The Iowa State Fair also brings to mind that wonderful old movie, State Fair (the 1945 version, that is), with music by Rodgers and Hammerstein. Especially this delightful little ditty in which they really spread it on thick – the butter, AND the good ol’ Iowa “corn”.

Given the house and half acre of Iowa we’re paying a mortgage on, we might slightly adjust the song’s title to read, “All We Owe, We Owe in Ioway.” But putting aside that IOU we owe IOWA, we do also owe Ioway our thanks for its brand of good wholesome fun, which of course is not just limited to state fairs and butter sculptures. After all, Iowa is home to several Frank Lloyd Wright-designed buildings, if not a Butter Frank – not yet anyway. We’ll do our best to butter up the selection committee for next year’s State Fair sculpture.

American System Built Homes: A Complete List of Frank Lloyd Wright’s Early Prefab Homes

Burnham Street Two Flats

When most people think of Frank Lloyd Wright they think of his impressive roster of spectacular custom designed homes. But Wright was also an early proponent of design for the masses. While his Usonian homes might be more commonly known, Wright was dabbling in prefab as early as the nineteen-teens. By 1915 Wright had partnered with Milwaukee builder Arthur Richards to create what would come to be known as American System Built Homes. The venture was interrupted by the United States’ entry to World War I (as well as infighting between Richards and Wright) but not before a number of ASB homes were built in the midwest. How many were built? We’re not sure, actually. There are a few ASB homes that have been demolished over the years and some others that are still being discovered.

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This American House: Orson Welles’ Birthplace

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Our long commute between Chicago and Iowa takes us past and through a number of towns that contain their own treasured “American houses.” On a recent drive, we pulled off the highway into Kenosha, Wisconsin to find the birthplace of the legendary filmmaker, theatrical titan, and actor Orson Welles.

Welles was born in this house, located in Kenosha’s pretty Library District, in 1915. He wasn’t a Kenosha resident for long, relocating to Chicago at age 4 upon his parents’ separation. After an affluent, nomadic childhood marred by his parents’ untimely deaths, he finally found a true “home” at the Todd School for Boys in Woodstock, Illinois, where his prodigious talents were nurtured and his illustrious career launched.

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Thereafter, Welles would express conflicted feelings about his hometown of Kenosha, at once calling it “vital and charming” and then saying it was “a terrible place.” Our brief tour through downtown Kenosha (including a delightful ride on a vintage trolley) revealed a vibrant if faded city outshone by its sparkling lakefront.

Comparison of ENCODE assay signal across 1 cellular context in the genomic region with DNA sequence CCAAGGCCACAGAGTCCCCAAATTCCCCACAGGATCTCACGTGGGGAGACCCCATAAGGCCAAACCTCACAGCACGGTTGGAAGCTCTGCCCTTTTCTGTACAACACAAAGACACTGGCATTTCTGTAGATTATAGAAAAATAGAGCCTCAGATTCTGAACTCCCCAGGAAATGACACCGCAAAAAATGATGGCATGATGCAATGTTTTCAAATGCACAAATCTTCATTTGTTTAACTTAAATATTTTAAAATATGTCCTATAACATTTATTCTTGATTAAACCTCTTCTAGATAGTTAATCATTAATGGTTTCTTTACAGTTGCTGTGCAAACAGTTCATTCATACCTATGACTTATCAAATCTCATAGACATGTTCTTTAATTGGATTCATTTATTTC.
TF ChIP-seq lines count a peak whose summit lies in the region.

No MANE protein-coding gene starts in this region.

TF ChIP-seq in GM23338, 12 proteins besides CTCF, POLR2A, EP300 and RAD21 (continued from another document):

Welles’ Citizen Kane famously opens with its aged, dying protagonist gasping out his final word, “Rosebud” – a remembrance, we learn at the film’s end, of (spoiler alert!) his beloved childhood sled. I’ve not read that Welles, on his own deathbed in 1985, muttered anything at all related to Kenosha, Wisconsin or this still-lovely house, but who knows. Perhaps in his own mind at the end, he was picturing an innocent, wintry scene outside of this very house, and himself a happy young boy, but he expired just as he was about to say…

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Wright Words: Cover It in Vines

A doctor can bury his mistakes but an architect can only advise his clients to plant vines.

It’s been said that Frank Lloyd Wright hated garages. And, in fact, the American System Built Home designs did not include blueprints for garages. Of course, these designs were produced during the 1910’s, so garages were probably not deemed nearly as important as they would eventually become.

And yet when Delbert and Grace Meier built their American System Built Home, they also built a garage. At some point the original garage was decommissioned and a new garage, along with a roofline extension, was added. The old garage now serves as our carriage house – used for storing firewood and as a summer hangout space. That the old garage is covered in a thick layer of lush, green vines would probably please Mr. Wright. As he famously stated in the quote above, vines are the only way architects can cover their mistakes.

It’s been suggested that we try to remove the vines from the old carriage house. It’s a suggestion that we will not heed. We love the vines on the old carriage house – they way they cover the worn stucco and add a lushness to the space in the summer months. We’ve actually considered adding vines to the new garage extension which, in our opinions, is the much more unsightly building.